Gerry Downing’s outrageous ultra-left attack on Georgi Dimitrov in his reply to Lars Lih shows the extent to which many on the left are still marred with the ultra-left version of communism (Letters, January 14). So I would like to take this opportunity to praise Dimitrov and remind readers that it was ultra-left communism which contributed most to the victory of fascism in Germany.
Downing’s opposition to cross-class alliances shows the extent of his ultra-leftism, which is repeated by many on the radical left. Lenin certainly wasn’t opposed to cross-class alliances, hence his ‘dictatorship of the proletariat and peasantry’. Mao was also not opposed to them, hence his policy of New Democracy - a bloc of four classes in post-revolutionary China. Downing’s claim that Dimitrov was doing Stalin’s dirty work in abandoning the class independence of the working class raises the ‘independence’ - or rather isolation - of the working class into a fetish. It is classic ultra-left rhetoric, made by individuals who are devoid of dialectics and concrete thinking.
The dialectical reality is that the revolutionary struggle of the working class goes through both offensive and defensive periods. When fascism is on the rise it is imperative that the revolutionary movement and the working class form a defensive alliance with all those opposed to fascism, which includes sections of the bourgeoisie. When the worker is threatened by fascism, should the worker turn away a bourgeois person who is also opposed to it and wants to fight it? The answer is obvious. This is Dimitrov’s popular front - a defensive alliance with all those who oppose fascism. The ultra-left communists, including Trotsky, view this as giving up working class independence. Was Stalin giving up working class independence when he formed an alliance with the western powers to defeat Hitler, after the previous disastrous policy of the Comintern helped Hitler into power? The main condition for the victory of fascism is the existence of an ultra-left revolutionary movement. We must avoid this at all costs, especially today.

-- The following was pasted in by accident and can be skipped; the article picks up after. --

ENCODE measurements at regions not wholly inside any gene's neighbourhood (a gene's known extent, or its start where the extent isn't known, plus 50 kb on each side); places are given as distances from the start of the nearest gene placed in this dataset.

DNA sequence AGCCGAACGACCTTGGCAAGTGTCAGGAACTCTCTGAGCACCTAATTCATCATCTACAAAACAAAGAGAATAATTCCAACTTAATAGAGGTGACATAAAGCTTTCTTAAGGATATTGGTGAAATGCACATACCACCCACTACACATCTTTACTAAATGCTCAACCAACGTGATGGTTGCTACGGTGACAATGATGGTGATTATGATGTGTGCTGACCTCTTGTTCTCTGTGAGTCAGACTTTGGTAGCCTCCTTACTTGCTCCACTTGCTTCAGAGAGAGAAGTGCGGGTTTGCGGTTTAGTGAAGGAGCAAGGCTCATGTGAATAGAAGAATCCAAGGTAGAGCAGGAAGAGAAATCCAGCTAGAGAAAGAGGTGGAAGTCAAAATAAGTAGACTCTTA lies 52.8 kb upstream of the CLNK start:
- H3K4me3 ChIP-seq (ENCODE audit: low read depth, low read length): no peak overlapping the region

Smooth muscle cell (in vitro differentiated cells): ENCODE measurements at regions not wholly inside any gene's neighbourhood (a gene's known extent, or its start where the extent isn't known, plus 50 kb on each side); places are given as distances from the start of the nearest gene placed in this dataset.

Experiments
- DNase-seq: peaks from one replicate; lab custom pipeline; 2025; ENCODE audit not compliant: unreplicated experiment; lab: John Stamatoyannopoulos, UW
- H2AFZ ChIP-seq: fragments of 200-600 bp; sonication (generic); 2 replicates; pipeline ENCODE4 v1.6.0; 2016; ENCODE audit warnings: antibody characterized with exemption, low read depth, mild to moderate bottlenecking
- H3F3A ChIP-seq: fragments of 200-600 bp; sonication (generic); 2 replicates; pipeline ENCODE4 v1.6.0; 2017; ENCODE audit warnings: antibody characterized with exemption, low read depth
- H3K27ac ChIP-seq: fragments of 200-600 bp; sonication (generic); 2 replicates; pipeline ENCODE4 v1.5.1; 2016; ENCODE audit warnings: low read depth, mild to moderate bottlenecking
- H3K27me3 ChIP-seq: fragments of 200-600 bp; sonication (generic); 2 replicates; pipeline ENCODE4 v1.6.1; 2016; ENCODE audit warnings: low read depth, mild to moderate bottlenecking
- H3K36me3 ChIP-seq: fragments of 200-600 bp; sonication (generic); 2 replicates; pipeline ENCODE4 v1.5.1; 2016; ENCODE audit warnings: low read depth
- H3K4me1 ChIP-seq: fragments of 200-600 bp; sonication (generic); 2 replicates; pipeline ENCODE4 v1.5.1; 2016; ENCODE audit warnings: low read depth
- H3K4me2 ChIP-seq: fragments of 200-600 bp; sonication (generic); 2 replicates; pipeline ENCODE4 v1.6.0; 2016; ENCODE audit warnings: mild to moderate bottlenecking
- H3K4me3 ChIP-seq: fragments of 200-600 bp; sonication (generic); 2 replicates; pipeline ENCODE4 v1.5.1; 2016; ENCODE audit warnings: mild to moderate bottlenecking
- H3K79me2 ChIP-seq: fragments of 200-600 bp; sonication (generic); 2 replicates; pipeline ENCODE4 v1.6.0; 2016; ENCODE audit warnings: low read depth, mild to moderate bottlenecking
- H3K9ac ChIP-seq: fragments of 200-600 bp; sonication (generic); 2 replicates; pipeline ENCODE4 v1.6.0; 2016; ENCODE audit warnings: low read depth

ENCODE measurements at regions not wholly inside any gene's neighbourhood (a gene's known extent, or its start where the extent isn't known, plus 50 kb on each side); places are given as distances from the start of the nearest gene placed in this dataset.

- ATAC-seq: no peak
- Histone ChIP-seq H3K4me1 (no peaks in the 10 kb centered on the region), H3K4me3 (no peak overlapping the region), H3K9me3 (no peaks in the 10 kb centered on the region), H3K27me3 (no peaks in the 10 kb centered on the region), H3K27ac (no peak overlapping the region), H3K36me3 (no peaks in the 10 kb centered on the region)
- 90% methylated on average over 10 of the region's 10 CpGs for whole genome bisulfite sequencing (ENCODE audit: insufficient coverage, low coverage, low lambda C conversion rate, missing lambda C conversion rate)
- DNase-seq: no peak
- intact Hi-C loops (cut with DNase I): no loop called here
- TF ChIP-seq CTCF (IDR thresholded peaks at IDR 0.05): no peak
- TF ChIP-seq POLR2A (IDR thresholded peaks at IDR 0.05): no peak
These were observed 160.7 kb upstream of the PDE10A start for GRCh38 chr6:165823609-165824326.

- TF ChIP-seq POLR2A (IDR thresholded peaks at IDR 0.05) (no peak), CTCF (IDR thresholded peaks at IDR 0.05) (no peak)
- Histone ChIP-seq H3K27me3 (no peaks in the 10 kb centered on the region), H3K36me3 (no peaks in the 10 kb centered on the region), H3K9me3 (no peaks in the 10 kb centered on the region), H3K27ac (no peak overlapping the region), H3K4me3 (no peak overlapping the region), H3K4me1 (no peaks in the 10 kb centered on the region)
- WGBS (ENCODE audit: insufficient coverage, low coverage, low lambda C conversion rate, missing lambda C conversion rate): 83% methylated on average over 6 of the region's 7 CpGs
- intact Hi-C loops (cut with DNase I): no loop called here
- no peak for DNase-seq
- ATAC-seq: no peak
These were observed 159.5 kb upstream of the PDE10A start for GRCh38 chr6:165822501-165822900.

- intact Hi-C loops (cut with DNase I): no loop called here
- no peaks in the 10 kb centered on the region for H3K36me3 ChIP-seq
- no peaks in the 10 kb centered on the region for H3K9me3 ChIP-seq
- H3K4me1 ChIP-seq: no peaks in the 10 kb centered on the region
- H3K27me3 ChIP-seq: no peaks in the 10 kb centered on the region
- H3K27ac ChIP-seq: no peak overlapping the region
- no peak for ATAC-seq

In the Communist manifesto Marx argues that in every profound revolutionary situation a small section of the ruling class turns left and goes over to the side of the revolutionary class. Marx argued this point even though he was unaware that the bourgeoisie would one day face a global energy crisis, which would floor capitalism and force the ruling class to begin the process of gradually abandoning the system. However, today it is no longer a small section of the ruling class: rather most of them will be forced to abandon capitalism as a result of that coming crisis. This will pose a completely new situation, which the left has never been in before.
It is precisely for this reason that Dimitrov becomes relevant again, even more so than in the past.
Campaign for Democratic Socialism
Gerry Downing’s January 7 letter, ‘Third campists’, is completely desperate. In the first place, the issues in this debate have nothing to do with Soviet-defencism versus third-campism - and in any case I was, until the collapse of the bureaucratic regimes, a Soviet-defencist and consider even now that between 1929 (to take a late date) and 1991 maintaining a strong form of Soviet-defencism was essential to projecting a revolutionary perspective. But defencism does not imply an uncritical attitude towards the political choices of the Russian leadership - even those made before Lenin’s death.